Offering breasts on a dish: Agatha suffered the gruesome torture of having her breasts cut off. Because of her faith, she easily endured this torture and offered it up to God.

Palms: a sign of martyrdom. Christ was showered in palms the Sunday before he was executed.

Novena to Saint Agatha

O Saint Agatha, who withstood the unwelcome advances from unwanted suitors, and suffered pain and torture for your devotion to our Lord, we celebrate your faith, dignity, and martyrdom.

Protect us against rape and other violations, guard us against breast cancer and other afflictions of women, and inspire us to overcome adversity.

O Saint Agatha, virgin and martyr, mercifully grant that we who venerate your sacrifice may receive your intercession.

(Mention your request).

Amen.

(Excerpted from the app: Novena:Praying With the Saints by Barbara Calamari and Sandra DiPasqua).

Saint Francis Xavier Miraculous Novena of Grace

Saint Francis Xavier

1506 – 1552

Patron of: Missionaries

Feast Day: December 3

Keywords: foreign missions, grace, hurricanes, missionaries, plague, sailors, tourists

Quote: “It is not the actual physical exertion that counts towards one’s progress, nor the nature of the task, but the spirit of faith with which it is undertaken.”

Symbols: crucifix, lily, flaming heart, torch

Credited with converting hundreds of thousands of people, St. Francis Xavier is considered the most successful missionary since St. Paul. In his own life, he evolved from being a sheltered, wealthy intellectual to becoming a fearless explorer travelling to newly discovered lands, happily living  among the lowest castes of people, improving their lives with love and grace. The novena in his honor, the Miraculous Novena of Grace is said to bring the force of grace into our lives, creating  a more harmonious relationship with the world around us.

Born in the Kingdom of Navarre, the Basque region of Spain, Francis grew up in his family’s castle. Much admired for his intellectual gifts, he was sent to the University of Paris where it was thought that he would become one of its more gifted professors. His life changed drastically when he met an older student named Ignatius Loyola who had a small band of followers. Together with Loyola, St. Francis Xavier formed a new religious order, The Society of Jesus (now known as the Jesuits) with the intention of spreading Christ’s word to the farthest corners of the earth. The King of Portugal sent Francis Xavier on his first mission to Goa in India where his country had a colony. He was concerned about the lack of religious practice available to his people and Francis’s mandate was to form a ministry for his Portuguese subjects. However, the European merchants and traders were more interested in gambling, drinking, slave trading and prostitution than in any religious preachings. When Francis Xavier attempted to meet with the Brahmin or wealthy local people, he was equally rebuffed. He then decided he would work with the lowest of the low, shocking both European and upper caste Indians by openly treating beggars, prostitutes, prisoners and the illegitimate as equals. The many eloquent letters he wrote about his life and work among society’s outcasts are still enlightening reading today. Gifted in languages, Francis Xavier had the ability to easily communicate in the various dialects spoken in the region. He is credited with saving the Paravas, an indigenous people who were pearl divers on the coastal islands from decimation and enslavement by the various Arab and European traders who plagued them.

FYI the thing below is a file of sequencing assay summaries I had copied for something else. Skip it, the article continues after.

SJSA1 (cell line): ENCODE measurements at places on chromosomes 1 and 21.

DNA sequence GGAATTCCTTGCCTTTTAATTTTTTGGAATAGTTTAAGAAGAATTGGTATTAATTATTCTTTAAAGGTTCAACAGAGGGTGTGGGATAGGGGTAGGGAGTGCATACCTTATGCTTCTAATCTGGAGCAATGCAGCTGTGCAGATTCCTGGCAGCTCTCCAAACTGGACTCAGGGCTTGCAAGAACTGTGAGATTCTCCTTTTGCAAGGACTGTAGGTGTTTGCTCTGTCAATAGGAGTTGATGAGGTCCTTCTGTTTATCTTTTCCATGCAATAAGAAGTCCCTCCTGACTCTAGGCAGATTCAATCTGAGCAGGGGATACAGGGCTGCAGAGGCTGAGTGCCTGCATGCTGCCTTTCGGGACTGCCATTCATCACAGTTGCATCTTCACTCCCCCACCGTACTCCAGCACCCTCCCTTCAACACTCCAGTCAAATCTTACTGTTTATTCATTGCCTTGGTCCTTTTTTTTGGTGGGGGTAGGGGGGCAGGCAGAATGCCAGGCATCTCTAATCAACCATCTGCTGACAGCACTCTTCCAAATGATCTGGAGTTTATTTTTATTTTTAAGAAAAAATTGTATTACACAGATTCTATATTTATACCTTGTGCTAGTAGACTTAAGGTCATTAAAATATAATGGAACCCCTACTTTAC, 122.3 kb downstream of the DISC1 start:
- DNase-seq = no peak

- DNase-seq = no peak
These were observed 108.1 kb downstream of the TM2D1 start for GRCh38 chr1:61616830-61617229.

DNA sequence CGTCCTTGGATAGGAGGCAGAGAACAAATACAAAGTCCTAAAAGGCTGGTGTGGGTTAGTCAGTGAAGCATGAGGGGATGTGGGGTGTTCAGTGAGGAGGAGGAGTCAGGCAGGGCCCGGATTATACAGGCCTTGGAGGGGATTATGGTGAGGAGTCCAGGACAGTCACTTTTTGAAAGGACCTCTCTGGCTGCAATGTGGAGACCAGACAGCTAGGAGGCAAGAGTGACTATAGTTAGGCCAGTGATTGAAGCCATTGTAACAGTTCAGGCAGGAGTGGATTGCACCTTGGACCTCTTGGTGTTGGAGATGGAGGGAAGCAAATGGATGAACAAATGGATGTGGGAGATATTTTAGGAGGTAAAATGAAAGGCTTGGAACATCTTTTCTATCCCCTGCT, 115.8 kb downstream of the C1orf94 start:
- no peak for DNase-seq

Excited by his great success, Francis Xavier travelled throughout the Far East and he was the first missionary to travel to Japan. Not always met with the same respect and openness that he offered others, he endured his frustration with good spirits. He died on the island of Chang-Chuen-Shan, never realizing his dream of reaching mainland China. His body was put in quicklime and taken back to Goa, where it lies in a much visited shrine.

 

Miraculous Novena of Grace to St. Francis Xavier


Most amiable and most loving Saint Francis Xavier, in union with you I reverently adore the Divine Majesty. I rejoice exceedingly on account of the marvelous gifts which God bestowed upon you. I thank God for the special graces he gave you during your life on earth and for the great glory that came to you after your death. I implore you to obtain for me, through your powerful intercession, the greatest of all blessings, that of living and dying in the state of grace. I also beg of you to secure for me the special favor I ask in this novena. In asking this favor, I am fully resigned to the Divine Will. I pray and desire only to obtain that which is most conducive to the greater glory of God and the greater good of my soul. 

Amen.

(Here you may mention the grace, spiritual or temporal that you wish to obtain).

(Recite one Our Father, one Hail Mary, one Glory Be).

 There are two times a year when the Miraculous Novena of Grace is considered especially powerful: from March 4 to March 12 and from November 25 to December 3.

(Excerptef from the App, Novena:Praying With the Saints”).